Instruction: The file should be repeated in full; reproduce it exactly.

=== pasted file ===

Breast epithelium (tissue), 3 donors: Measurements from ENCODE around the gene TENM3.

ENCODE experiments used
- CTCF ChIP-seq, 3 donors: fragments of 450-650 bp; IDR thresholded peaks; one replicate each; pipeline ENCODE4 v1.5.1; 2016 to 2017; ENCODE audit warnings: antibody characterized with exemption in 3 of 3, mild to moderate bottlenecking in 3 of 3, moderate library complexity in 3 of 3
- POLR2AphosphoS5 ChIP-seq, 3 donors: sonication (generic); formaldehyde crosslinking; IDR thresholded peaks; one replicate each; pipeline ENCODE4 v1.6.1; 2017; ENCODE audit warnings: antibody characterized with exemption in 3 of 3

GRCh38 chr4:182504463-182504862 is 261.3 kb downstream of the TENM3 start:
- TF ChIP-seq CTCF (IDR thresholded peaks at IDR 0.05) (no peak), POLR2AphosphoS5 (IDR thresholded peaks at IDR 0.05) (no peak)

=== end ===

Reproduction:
Breast epithelium (tissue), 3 donors: Measurements from ENCODE around the gene TENM3.

ENCODE experiments used
- CTCF ChIP-seq, 3 donors: fragments of 450-650 bp; IDR thresholded peaks; one replicate each; pipeline ENCODE4 v1.5.1; 2016 to 2017; ENCODE audit warnings: antibody characterized with exemption in 3 of 3, mild to moderate bottlenecking in 3 of 3, moderate library complexity in 3 of 3
- POLR2AphosphoS5 ChIP-seq, 3 donors: sonication (generic); formaldehyde crosslinking; IDR thresholded peaks; one replicate each; pipeline ENCODE4 v1.6.1; 2017; ENCODE audit warnings: antibody characterized with exemption in 3 of 3

GRCh38 chr4:182504463-182504862 is 261.3 kb downstream of the TENM3 start:
- TF ChIP-seq CTCF (IDR thresholded peaks at IDR 0.05) (no peak), POLR2AphosphoS5 (IDR thresholded peaks at IDR 0.05) (no peak)